## OpenJDK / jdk7 / jdk7 / jdk

### view src/share/classes/java/util/TimSort.java @ 1782:8fb602395be0

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author | ohair |
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date | Sun, 08 Nov 2009 14:49:18 -0800 |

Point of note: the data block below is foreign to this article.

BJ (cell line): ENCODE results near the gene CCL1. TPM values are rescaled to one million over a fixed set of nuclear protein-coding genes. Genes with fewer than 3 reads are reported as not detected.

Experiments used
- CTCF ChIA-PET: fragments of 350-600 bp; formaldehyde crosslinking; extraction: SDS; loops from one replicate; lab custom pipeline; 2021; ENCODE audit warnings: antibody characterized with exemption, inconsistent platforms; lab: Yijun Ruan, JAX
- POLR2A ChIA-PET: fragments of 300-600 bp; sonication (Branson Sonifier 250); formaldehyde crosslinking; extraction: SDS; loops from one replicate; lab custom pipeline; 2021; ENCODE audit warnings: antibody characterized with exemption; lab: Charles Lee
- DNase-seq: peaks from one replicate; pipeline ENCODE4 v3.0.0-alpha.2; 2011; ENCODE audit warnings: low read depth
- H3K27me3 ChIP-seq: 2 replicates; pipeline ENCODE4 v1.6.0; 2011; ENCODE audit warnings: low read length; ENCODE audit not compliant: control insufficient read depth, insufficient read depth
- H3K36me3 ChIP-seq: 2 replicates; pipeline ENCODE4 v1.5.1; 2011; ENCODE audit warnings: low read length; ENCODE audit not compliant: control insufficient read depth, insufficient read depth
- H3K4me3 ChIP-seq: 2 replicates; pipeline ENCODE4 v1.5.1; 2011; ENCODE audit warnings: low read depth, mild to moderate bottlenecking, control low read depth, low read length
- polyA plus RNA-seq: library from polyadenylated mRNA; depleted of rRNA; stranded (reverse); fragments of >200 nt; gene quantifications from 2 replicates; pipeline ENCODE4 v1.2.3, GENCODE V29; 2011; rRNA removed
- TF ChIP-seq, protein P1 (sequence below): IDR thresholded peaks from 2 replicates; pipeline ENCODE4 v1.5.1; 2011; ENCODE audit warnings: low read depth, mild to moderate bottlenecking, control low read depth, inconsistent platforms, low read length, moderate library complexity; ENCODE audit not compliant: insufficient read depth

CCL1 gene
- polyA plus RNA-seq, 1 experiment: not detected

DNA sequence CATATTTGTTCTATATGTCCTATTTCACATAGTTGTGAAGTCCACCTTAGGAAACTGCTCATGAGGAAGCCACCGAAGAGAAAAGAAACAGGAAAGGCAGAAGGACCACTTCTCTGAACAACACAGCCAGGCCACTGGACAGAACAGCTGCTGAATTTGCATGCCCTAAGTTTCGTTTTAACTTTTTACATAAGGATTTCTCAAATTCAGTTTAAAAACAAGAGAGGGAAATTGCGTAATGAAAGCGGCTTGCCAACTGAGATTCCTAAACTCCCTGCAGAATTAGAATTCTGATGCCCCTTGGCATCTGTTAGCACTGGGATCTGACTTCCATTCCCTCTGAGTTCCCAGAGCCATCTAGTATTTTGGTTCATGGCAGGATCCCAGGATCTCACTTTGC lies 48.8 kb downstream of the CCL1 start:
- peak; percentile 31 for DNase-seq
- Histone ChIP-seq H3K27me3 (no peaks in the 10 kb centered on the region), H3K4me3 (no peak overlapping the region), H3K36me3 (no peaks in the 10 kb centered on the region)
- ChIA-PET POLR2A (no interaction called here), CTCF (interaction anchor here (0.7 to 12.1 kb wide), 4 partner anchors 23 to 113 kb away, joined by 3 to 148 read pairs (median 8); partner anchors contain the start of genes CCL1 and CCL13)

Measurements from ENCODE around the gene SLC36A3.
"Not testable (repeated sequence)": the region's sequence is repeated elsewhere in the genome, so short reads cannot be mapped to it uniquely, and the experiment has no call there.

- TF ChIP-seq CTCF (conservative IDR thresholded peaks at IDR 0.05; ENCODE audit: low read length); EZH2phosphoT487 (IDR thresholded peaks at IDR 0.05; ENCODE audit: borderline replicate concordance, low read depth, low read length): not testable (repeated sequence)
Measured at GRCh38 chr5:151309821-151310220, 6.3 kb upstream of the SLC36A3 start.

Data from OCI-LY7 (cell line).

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/* * Copyright 2009 Google Inc. All Rights Reserved. * DO NOT ALTER OR REMOVE COPYRIGHT NOTICES OR THIS FILE HEADER. * * This code is free software; you can redistribute it and/or modify it * under the terms of the GNU General Public License version 2 only, as * published by the Free Software Foundation. Sun designates this * particular file as subject to the "Classpath" exception as provided * by Sun in the LICENSE file that accompanied this code. * * This code is distributed in the hope that it will be useful, but WITHOUT * ANY WARRANTY; without even the implied warranty of MERCHANTABILITY or * FITNESS FOR A PARTICULAR PURPOSE. See the GNU General Public License * version 2 for more details (a copy is included in the LICENSE file that * accompanied this code). * * You should have received a copy of the GNU General Public License version * 2 along with this work; if not, write to the Free Software Foundation, * Inc., 51 Franklin St, Fifth Floor, Boston, MA 02110-1301 USA. * * Please contact Sun Microsystems, Inc., 4150 Network Circle, Santa Clara, * CA 95054 USA or visit www.sun.com if you need additional information or * have any questions. */ package java.util; /** * A stable, adaptive, iterative mergesort that requires far fewer than * n lg(n) comparisons when running on partially sorted arrays, while * offering performance comparable to a traditional mergesort when run * on random arrays. Like all proper mergesorts, this sort is stable and * runs O(n log n) time (worst case). In the worst case, this sort requires * temporary storage space for n/2 object references; in the best case, * it requires only a small constant amount of space. * * This implementation was adapted from Tim Peters's list sort for * Python, which is described in detail here: * * http://svn.python.org/projects/python/trunk/Objects/listsort.txt * * Tim's C code may be found here: * * http://svn.python.org/projects/python/trunk/Objects/listobject.c * * The underlying techniques are described in this paper (and may have * even earlier origins): * * "Optimistic Sorting and Information Theoretic Complexity" * Peter McIlroy * SODA (Fourth Annual ACM-SIAM Symposium on Discrete Algorithms), * pp 467-474, Austin, Texas, 25-27 January 1993. * * While the API to this class consists solely of static methods, it is * (privately) instantiable; a TimSort instance holds the state of an ongoing * sort, assuming the input array is large enough to warrant the full-blown * TimSort. Small arrays are sorted in place, using a binary insertion sort. * * @author Josh Bloch */ class TimSort<T> { /** * This is the minimum sized sequence that will be merged. Shorter * sequences will be lengthened by calling binarySort. If the entire * array is less than this length, no merges will be performed. * * This constant should be a power of two. It was 64 in Tim Peter's C * implementation, but 32 was empirically determined to work better in * this implementation. In the unlikely event that you set this constant * to be a number that's not a power of two, you'll need to change the * {@link #minRunLength} computation. * * If you decrease this constant, you must change the stackLen * computation in the TimSort constructor, or you risk an * ArrayOutOfBounds exception. See listsort.txt for a discussion * of the minimum stack length required as a function of the length * of the array being sorted and the minimum merge sequence length. */ private static final int MIN_MERGE = 32; /** * The array being sorted. */ private final T[] a; /** * The comparator for this sort. */ private final Comparator<? super T> c; /** * When we get into galloping mode, we stay there until both runs win less * often than MIN_GALLOP consecutive times. */ private static final int MIN_GALLOP = 7; /** * This controls when we get *into* galloping mode. It is initialized * to MIN_GALLOP. The mergeLo and mergeHi methods nudge it higher for * random data, and lower for highly structured data. */ private int minGallop = MIN_GALLOP; /** * Maximum initial size of tmp array, which is used for merging. The array * can grow to accommodate demand. * * Unlike Tim's original C version, we do not allocate this much storage * when sorting smaller arrays. This change was required for performance. */ private static final int INITIAL_TMP_STORAGE_LENGTH = 256; /** * Temp storage for merges. */ private T[] tmp; // Actual runtime type will be Object[], regardless of T /** * A stack of pending runs yet to be merged. Run i starts at * address base[i] and extends for len[i] elements. It's always * true (so long as the indices are in bounds) that: * * runBase[i] + runLen[i] == runBase[i + 1] * * so we could cut the storage for this, but it's a minor amount, * and keeping all the info explicit simplifies the code. */ private int stackSize = 0; // Number of pending runs on stack private final int[] runBase; private final int[] runLen; /** * Creates a TimSort instance to maintain the state of an ongoing sort. * * @param a the array to be sorted * @param c the comparator to determine the order of the sort */ private TimSort(T[] a, Comparator<? super T> c) { this.a = a; this.c = c; // Allocate temp storage (which may be increased later if necessary) int len = a.length; @SuppressWarnings({"unchecked", "UnnecessaryLocalVariable"}) T[] newArray = (T[]) new Object[len < 2 * INITIAL_TMP_STORAGE_LENGTH ? len >>> 1 : INITIAL_TMP_STORAGE_LENGTH]; tmp = newArray; /* * Allocate runs-to-be-merged stack (which cannot be expanded). The * stack length requirements are described in listsort.txt. The C * version always uses the same stack length (85), but this was * measured to be too expensive when sorting "mid-sized" arrays (e.g., * 100 elements) in Java. Therefore, we use smaller (but sufficiently * large) stack lengths for smaller arrays. The "magic numbers" in the * computation below must be changed if MIN_MERGE is decreased. See * the MIN_MERGE declaration above for more information. */ int stackLen = (len < 120 ? 5 : len < 1542 ? 10 : len < 119151 ? 19 : 40); runBase = new int[stackLen]; runLen = new int[stackLen]; } /* * The next two methods (which are package private and static) constitute * the entire API of this class. Each of these methods obeys the contract * of the public method with the same signature in java.util.Arrays. */ static <T> void sort(T[] a, Comparator<? super T> c) { sort(a, 0, a.length, c); } static <T> void sort(T[] a, int lo, int hi, Comparator<? super T> c) { if (c == null) { Arrays.sort(a, lo, hi); return; } rangeCheck(a.length, lo, hi); int nRemaining = hi - lo; if (nRemaining < 2) return; // Arrays of size 0 and 1 are always sorted // If array is small, do a "mini-TimSort" with no merges if (nRemaining < MIN_MERGE) { int initRunLen = countRunAndMakeAscending(a, lo, hi, c); binarySort(a, lo, hi, lo + initRunLen, c); return; } /** * March over the array once, left to right, finding natural runs, * extending short natural runs to minRun elements, and merging runs * to maintain stack invariant. */ TimSort<T> ts = new TimSort<T>(a, c); int minRun = minRunLength(nRemaining); do { // Identify next run int runLen = countRunAndMakeAscending(a, lo, hi, c); // If run is short, extend to min(minRun, nRemaining) if (runLen < minRun) { int force = nRemaining <= minRun ? nRemaining : minRun; binarySort(a, lo, lo + force, lo + runLen, c); runLen = force; } // Push run onto pending-run stack, and maybe merge ts.pushRun(lo, runLen); ts.mergeCollapse(); // Advance to find next run lo += runLen; nRemaining -= runLen; } while (nRemaining != 0); // Merge all remaining runs to complete sort assert lo == hi; ts.mergeForceCollapse(); assert ts.stackSize == 1; } /** * Sorts the specified portion of the specified array using a binary * insertion sort. This is the best method for sorting small numbers * of elements. It requires O(n log n) compares, but O(n^2) data * movement (worst case). * * If the initial part of the specified range is already sorted, * this method can take advantage of it: the method assumes that the * elements from index {@code lo}, inclusive, to {@code start}, * exclusive are already sorted. * * @param a the array in which a range is to be sorted * @param lo the index of the first element in the range to be sorted * @param hi the index after the last element in the range to be sorted * @param start the index of the first element in the range that is * not already known to be sorted (@code lo <= start <= hi} * @param c comparator to used for the sort */ @SuppressWarnings("fallthrough") private static <T> void binarySort(T[] a, int lo, int hi, int start, Comparator<? super T> c) { assert lo <= start && start <= hi; if (start == lo) start++; for ( ; start < hi; start++) { T pivot = a[start]; // Set left (and right) to the index where a[start] (pivot) belongs int left = lo; int right = start; assert left <= right; /* * Invariants: * pivot >= all in [lo, left). * pivot < all in [right, start). */ while (left < right) { int mid = (left + right) >>> 1; if (c.compare(pivot, a[mid]) < 0) right = mid; else left = mid + 1; } assert left == right; /* * The invariants still hold: pivot >= all in [lo, left) and * pivot < all in [left, start), so pivot belongs at left. Note * that if there are elements equal to pivot, left points to the * first slot after them -- that's why this sort is stable. * Slide elements over to make room to make room for pivot. */ int n = start - left; // The number of elements to move // Switch is just an optimization for arraycopy in default case switch(n) { case 2: a[left + 2] = a[left + 1]; case 1: a[left + 1] = a[left]; break; default: System.arraycopy(a, left, a, left + 1, n); } a[left] = pivot; } } /** * Returns the length of the run beginning at the specified position in * the specified array and reverses the run if it is descending (ensuring * that the run will always be ascending when the method returns). * * A run is the longest ascending sequence with: * * a[lo] <= a[lo + 1] <= a[lo + 2] <= ... * * or the longest descending sequence with: * * a[lo] > a[lo + 1] > a[lo + 2] > ... * * For its intended use in a stable mergesort, the strictness of the * definition of "descending" is needed so that the call can safely * reverse a descending sequence without violating stability. * * @param a the array in which a run is to be counted and possibly reversed * @param lo index of the first element in the run * @param hi index after the last element that may be contained in the run. It is required that @code{lo < hi}. * @param c the comparator to used for the sort * @return the length of the run beginning at the specified position in * the specified array */ private static <T> int countRunAndMakeAscending(T[] a, int lo, int hi, Comparator<? super T> c) { assert lo < hi; int runHi = lo + 1; if (runHi == hi) return 1; // Find end of run, and reverse range if descending if (c.compare(a[runHi++], a[lo]) < 0) { // Descending while(runHi < hi && c.compare(a[runHi], a[runHi - 1]) < 0) runHi++; reverseRange(a, lo, runHi); } else { // Ascending while (runHi < hi && c.compare(a[runHi], a[runHi - 1]) >= 0) runHi++; } return runHi - lo; } /** * Reverse the specified range of the specified array. * * @param a the array in which a range is to be reversed * @param lo the index of the first element in the range to be reversed * @param hi the index after the last element in the range to be reversed */ private static void reverseRange(Object[] a, int lo, int hi) { hi--; while (lo < hi) { Object t = a[lo]; a[lo++] = a[hi]; a[hi--] = t; } } /** * Returns the minimum acceptable run length for an array of the specified * length. Natural runs shorter than this will be extended with * {@link #binarySort}. * * Roughly speaking, the computation is: * * If n < MIN_MERGE, return n (it's too small to bother with fancy stuff). * Else if n is an exact power of 2, return MIN_MERGE/2. * Else return an int k, MIN_MERGE/2 <= k <= MIN_MERGE, such that n/k * is close to, but strictly less than, an exact power of 2. * * For the rationale, see listsort.txt. * * @param n the length of the array to be sorted * @return the length of the minimum run to be merged */ private static int minRunLength(int n) { assert n >= 0; int r = 0; // Becomes 1 if any 1 bits are shifted off while (n >= MIN_MERGE) { r |= (n & 1); n >>= 1; } return n + r; } /** * Pushes the specified run onto the pending-run stack. * * @param runBase index of the first element in the run * @param runLen the number of elements in the run */ private void pushRun(int runBase, int runLen) { this.runBase[stackSize] = runBase; this.runLen[stackSize] = runLen; stackSize++; } /** * Examines the stack of runs waiting to be merged and merges adjacent runs * until the stack invariants are reestablished: * * 1. runLen[i - 3] > runLen[i - 2] + runLen[i - 1] * 2. runLen[i - 2] > runLen[i - 1] * * This method is called each time a new run is pushed onto the stack, * so the invariants are guaranteed to hold for i < stackSize upon * entry to the method. */ private void mergeCollapse() { while (stackSize > 1) { int n = stackSize - 2; if (n > 0 && runLen[n-1] <= runLen[n] + runLen[n+1]) { if (runLen[n - 1] < runLen[n + 1]) n--; mergeAt(n); } else if (runLen[n] <= runLen[n + 1]) { mergeAt(n); } else { break; // Invariant is established } } } /** * Merges all runs on the stack until only one remains. This method is * called once, to complete the sort. */ private void mergeForceCollapse() { while (stackSize > 1) { int n = stackSize - 2; if (n > 0 && runLen[n - 1] < runLen[n + 1]) n--; mergeAt(n); } } /** * Merges the two runs at stack indices i and i+1. Run i must be * the penultimate or antepenultimate run on the stack. In other words, * i must be equal to stackSize-2 or stackSize-3. * * @param i stack index of the first of the two runs to merge */ private void mergeAt(int i) { assert stackSize >= 2; assert i >= 0; assert i == stackSize - 2 || i == stackSize - 3; int base1 = runBase[i]; int len1 = runLen[i]; int base2 = runBase[i + 1]; int len2 = runLen[i + 1]; assert len1 > 0 && len2 > 0; assert base1 + len1 == base2; /* * Record the length of the combined runs; if i is the 3rd-last * run now, also slide over the last run (which isn't involved * in this merge). The current run (i+1) goes away in any case. */ runLen[i] = len1 + len2; if (i == stackSize - 3) { runBase[i + 1] = runBase[i + 2]; runLen[i + 1] = runLen[i + 2]; } stackSize--; /* * Find where the first element of run2 goes in run1. Prior elements * in run1 can be ignored (because they're already in place). */ int k = gallopRight(a[base2], a, base1, len1, 0, c); assert k >= 0; base1 += k; len1 -= k; if (len1 == 0) return; /* * Find where the last element of run1 goes in run2. Subsequent elements * in run2 can be ignored (because they're already in place). */ len2 = gallopLeft(a[base1 + len1 - 1], a, base2, len2, len2 - 1, c); assert len2 >= 0; if (len2 == 0) return; // Merge remaining runs, using tmp array with min(len1, len2) elements if (len1 <= len2) mergeLo(base1, len1, base2, len2); else mergeHi(base1, len1, base2, len2); } /** * Locates the position at which to insert the specified key into the * specified sorted range; if the range contains an element equal to key, * returns the index of the leftmost equal element. * * @param key the key whose insertion point to search for * @param a the array in which to search * @param base the index of the first element in the range * @param len the length of the range; must be > 0 * @param hint the index at which to begin the search, 0 <= hint < n. * The closer hint is to the result, the faster this method will run. * @param c the comparator used to order the range, and to search * @return the int k, 0 <= k <= n such that a[b + k - 1] < key <= a[b + k], * pretending that a[b - 1] is minus infinity and a[b + n] is infinity. * In other words, key belongs at index b + k; or in other words, * the first k elements of a should precede key, and the last n - k * should follow it. */ private static <T> int gallopLeft(T key, T[] a, int base, int len, int hint, Comparator<? super T> c) { assert len > 0 && hint >= 0 && hint < len; int lastOfs = 0; int ofs = 1; if (c.compare(key, a[base + hint]) > 0) { // Gallop right until a[base+hint+lastOfs] < key <= a[base+hint+ofs] int maxOfs = len - hint; while (ofs < maxOfs && c.compare(key, a[base + hint + ofs]) > 0) { lastOfs = ofs; ofs = (ofs << 1) + 1; if (ofs <= 0) // int overflow ofs = maxOfs; } if (ofs > maxOfs) ofs = maxOfs; // Make offsets relative to base lastOfs += hint; ofs += hint; } else { // key <= a[base + hint] // Gallop left until a[base+hint-ofs] < key <= a[base+hint-lastOfs] final int maxOfs = hint + 1; while (ofs < maxOfs && c.compare(key, a[base + hint - ofs]) <= 0) { lastOfs = ofs; ofs = (ofs << 1) + 1; if (ofs <= 0) // int overflow ofs = maxOfs; } if (ofs > maxOfs) ofs = maxOfs; // Make offsets relative to base int tmp = lastOfs; lastOfs = hint - ofs; ofs = hint - tmp; } assert -1 <= lastOfs && lastOfs < ofs && ofs <= len; /* * Now a[base+lastOfs] < key <= a[base+ofs], so key belongs somewhere * to the right of lastOfs but no farther right than ofs. Do a binary * search, with invariant a[base + lastOfs - 1] < key <= a[base + ofs]. */ lastOfs++; while (lastOfs < ofs) { int m = lastOfs + ((ofs - lastOfs) >>> 1); if (c.compare(key, a[base + m]) > 0) lastOfs = m + 1; // a[base + m] < key else ofs = m; // key <= a[base + m] } assert lastOfs == ofs; // so a[base + ofs - 1] < key <= a[base + ofs] return ofs; } /** * Like gallopLeft, except that if the range contains an element equal to * key, gallopRight returns the index after the rightmost equal element. * * @param key the key whose insertion point to search for * @param a the array in which to search * @param base the index of the first element in the range * @param len the length of the range; must be > 0 * @param hint the index at which to begin the search, 0 <= hint < n. * The closer hint is to the result, the faster this method will run. * @param c the comparator used to order the range, and to search * @return the int k, 0 <= k <= n such that a[b + k - 1] <= key < a[b + k] */ private static <T> int gallopRight(T key, T[] a, int base, int len, int hint, Comparator<? super T> c) { assert len > 0 && hint >= 0 && hint < len; int ofs = 1; int lastOfs = 0; if (c.compare(key, a[base + hint]) < 0) { // Gallop left until a[b+hint - ofs] <= key < a[b+hint - lastOfs] int maxOfs = hint + 1; while (ofs < maxOfs && c.compare(key, a[base + hint - ofs]) < 0) { lastOfs = ofs; ofs = (ofs << 1) + 1; if (ofs <= 0) // int overflow ofs = maxOfs; } if (ofs > maxOfs) ofs = maxOfs; // Make offsets relative to b int tmp = lastOfs; lastOfs = hint - ofs; ofs = hint - tmp; } else { // a[b + hint] <= key // Gallop right until a[b+hint + lastOfs] <= key < a[b+hint + ofs] int maxOfs = len - hint; while (ofs < maxOfs && c.compare(key, a[base + hint + ofs]) >= 0) { lastOfs = ofs; ofs = (ofs << 1) + 1; if (ofs <= 0) // int overflow ofs = maxOfs; } if (ofs > maxOfs) ofs = maxOfs; // Make offsets relative to b lastOfs += hint; ofs += hint; } assert -1 <= lastOfs && lastOfs < ofs && ofs <= len; /* * Now a[b + lastOfs] <= key < a[b + ofs], so key belongs somewhere to * the right of lastOfs but no farther right than ofs. Do a binary * search, with invariant a[b + lastOfs - 1] <= key < a[b + ofs]. */ lastOfs++; while (lastOfs < ofs) { int m = lastOfs + ((ofs - lastOfs) >>> 1); if (c.compare(key, a[base + m]) < 0) ofs = m; // key < a[b + m] else lastOfs = m + 1; // a[b + m] <= key } assert lastOfs == ofs; // so a[b + ofs - 1] <= key < a[b + ofs] return ofs; } /** * Merges two adjacent runs in place, in a stable fashion. The first * element of the first run must be greater than the first element of the * second run (a[base1] > a[base2]), and the last element of the first run * (a[base1 + len1-1]) must be greater than all elements of the second run. * * For performance, this method should be called only when len1 <= len2; * its twin, mergeHi should be called if len1 >= len2. (Either method * may be called if len1 == len2.) * * @param base1 index of first element in first run to be merged * @param len1 length of first run to be merged (must be > 0) * @param base2 index of first element in second run to be merged * (must be aBase + aLen) * @param len2 length of second run to be merged (must be > 0) */ private void mergeLo(int base1, int len1, int base2, int len2) { assert len1 > 0 && len2 > 0 && base1 + len1 == base2; // Copy first run into temp array T[] a = this.a; // For performance T[] tmp = ensureCapacity(len1); System.arraycopy(a, base1, tmp, 0, len1); int cursor1 = 0; // Indexes into tmp array int cursor2 = base2; // Indexes int a int dest = base1; // Indexes int a // Move first element of second run and deal with degenerate cases a[dest++] = a[cursor2++]; if (--len2 == 0) { System.arraycopy(tmp, cursor1, a, dest, len1); return; } if (len1 == 1) { System.arraycopy(a, cursor2, a, dest, len2); a[dest + len2] = tmp[cursor1]; // Last elt of run 1 to end of merge return; } Comparator<? super T> c = this.c; // Use local variable for performance int minGallop = this.minGallop; // " " " " " outer: while (true) { int count1 = 0; // Number of times in a row that first run won int count2 = 0; // Number of times in a row that second run won /* * Do the straightforward thing until (if ever) one run starts * winning consistently. */ do { assert len1 > 1 && len2 > 0; if (c.compare(a[cursor2], tmp[cursor1]) < 0) { a[dest++] = a[cursor2++]; count2++; count1 = 0; if (--len2 == 0) break outer; } else { a[dest++] = tmp[cursor1++]; count1++; count2 = 0; if (--len1 == 1) break outer; } } while ((count1 | count2) < minGallop); /* * One run is winning so consistently that galloping may be a * huge win. So try that, and continue galloping until (if ever) * neither run appears to be winning consistently anymore. */ do { assert len1 > 1 && len2 > 0; count1 = gallopRight(a[cursor2], tmp, cursor1, len1, 0, c); if (count1 != 0) { System.arraycopy(tmp, cursor1, a, dest, count1); dest += count1; cursor1 += count1; len1 -= count1; if (len1 <= 1) // len1 == 1 || len1 == 0 break outer; } a[dest++] = a[cursor2++]; if (--len2 == 0) break outer; count2 = gallopLeft(tmp[cursor1], a, cursor2, len2, 0, c); if (count2 != 0) { System.arraycopy(a, cursor2, a, dest, count2); dest += count2; cursor2 += count2; len2 -= count2; if (len2 == 0) break outer; } a[dest++] = tmp[cursor1++]; if (--len1 == 1) break outer; minGallop--; } while (count1 >= MIN_GALLOP | count2 >= MIN_GALLOP); if (minGallop < 0) minGallop = 0; minGallop += 2; // Penalize for leaving gallop mode } // End of "outer" loop this.minGallop = minGallop < 1 ? 1 : minGallop; // Write back to field if (len1 == 1) { assert len2 > 0; System.arraycopy(a, cursor2, a, dest, len2); a[dest + len2] = tmp[cursor1]; // Last elt of run 1 to end of merge } else if (len1 == 0) { throw new IllegalArgumentException( "Comparison method violates its general contract!"); } else { assert len2 == 0; assert len1 > 1; System.arraycopy(tmp, cursor1, a, dest, len1); } } /** * Like mergeLo, except that this method should be called only if * len1 >= len2; mergeLo should be called if len1 <= len2. (Either method * may be called if len1 == len2.) * * @param base1 index of first element in first run to be merged * @param len1 length of first run to be merged (must be > 0) * @param base2 index of first element in second run to be merged * (must be aBase + aLen) * @param len2 length of second run to be merged (must be > 0) */ private void mergeHi(int base1, int len1, int base2, int len2) { assert len1 > 0 && len2 > 0 && base1 + len1 == base2; // Copy second run into temp array T[] a = this.a; // For performance T[] tmp = ensureCapacity(len2); System.arraycopy(a, base2, tmp, 0, len2); int cursor1 = base1 + len1 - 1; // Indexes into a int cursor2 = len2 - 1; // Indexes into tmp array int dest = base2 + len2 - 1; // Indexes into a // Move last element of first run and deal with degenerate cases a[dest--] = a[cursor1--]; if (--len1 == 0) { System.arraycopy(tmp, 0, a, dest - (len2 - 1), len2); return; } if (len2 == 1) { dest -= len1; cursor1 -= len1; System.arraycopy(a, cursor1 + 1, a, dest + 1, len1); a[dest] = tmp[cursor2]; return; } Comparator<? super T> c = this.c; // Use local variable for performance int minGallop = this.minGallop; // " " " " " outer: while (true) { int count1 = 0; // Number of times in a row that first run won int count2 = 0; // Number of times in a row that second run won /* * Do the straightforward thing until (if ever) one run * appears to win consistently. */ do { assert len1 > 0 && len2 > 1; if (c.compare(tmp[cursor2], a[cursor1]) < 0) { a[dest--] = a[cursor1--]; count1++; count2 = 0; if (--len1 == 0) break outer; } else { a[dest--] = tmp[cursor2--]; count2++; count1 = 0; if (--len2 == 1) break outer; } } while ((count1 | count2) < minGallop); /* * One run is winning so consistently that galloping may be a * huge win. So try that, and continue galloping until (if ever) * neither run appears to be winning consistently anymore. */ do { assert len1 > 0 && len2 > 1; count1 = len1 - gallopRight(tmp[cursor2], a, base1, len1, len1 - 1, c); if (count1 != 0) { dest -= count1; cursor1 -= count1; len1 -= count1; System.arraycopy(a, cursor1 + 1, a, dest + 1, count1); if (len1 == 0) break outer; } a[dest--] = tmp[cursor2--]; if (--len2 == 1) break outer; count2 = len2 - gallopLeft(a[cursor1], tmp, 0, len2, len2 - 1, c); if (count2 != 0) { dest -= count2; cursor2 -= count2; len2 -= count2; System.arraycopy(tmp, cursor2 + 1, a, dest + 1, count2); if (len2 <= 1) // len2 == 1 || len2 == 0 break outer; } a[dest--] = a[cursor1--]; if (--len1 == 0) break outer; minGallop--; } while (count1 >= MIN_GALLOP | count2 >= MIN_GALLOP); if (minGallop < 0) minGallop = 0; minGallop += 2; // Penalize for leaving gallop mode } // End of "outer" loop this.minGallop = minGallop < 1 ? 1 : minGallop; // Write back to field if (len2 == 1) { assert len1 > 0; dest -= len1; cursor1 -= len1; System.arraycopy(a, cursor1 + 1, a, dest + 1, len1); a[dest] = tmp[cursor2]; // Move first elt of run2 to front of merge } else if (len2 == 0) { throw new IllegalArgumentException( "Comparison method violates its general contract!"); } else { assert len1 == 0; assert len2 > 0; System.arraycopy(tmp, 0, a, dest - (len2 - 1), len2); } } /** * Ensures that the external array tmp has at least the specified * number of elements, increasing its size if necessary. The size * increases exponentially to ensure amortized linear time complexity. * * @param minCapacity the minimum required capacity of the tmp array * @return tmp, whether or not it grew */ private T[] ensureCapacity(int minCapacity) { if (tmp.length < minCapacity) { // Compute smallest power of 2 > minCapacity int newSize = minCapacity; newSize |= newSize >> 1; newSize |= newSize >> 2; newSize |= newSize >> 4; newSize |= newSize >> 8; newSize |= newSize >> 16; newSize++; if (newSize < 0) // Not bloody likely! newSize = minCapacity; else newSize = Math.min(newSize, a.length >>> 1); @SuppressWarnings({"unchecked", "UnnecessaryLocalVariable"}) T[] newArray = (T[]) new Object[newSize]; tmp = newArray; } return tmp; } /** * Checks that fromIndex and toIndex are in range, and throws an * appropriate exception if they aren't. * * @param arrayLen the length of the array * @param fromIndex the index of the first element of the range * @param toIndex the index after the last element of the range * @throws IllegalArgumentException if fromIndex > toIndex * @throws ArrayIndexOutOfBoundsException if fromIndex < 0 * or toIndex > arrayLen */ private static void rangeCheck(int arrayLen, int fromIndex, int toIndex) { if (fromIndex > toIndex) throw new IllegalArgumentException("fromIndex(" + fromIndex + ") > toIndex(" + toIndex+")"); if (fromIndex < 0) throw new ArrayIndexOutOfBoundsException(fromIndex); if (toIndex > arrayLen) throw new ArrayIndexOutOfBoundsException(toIndex); } }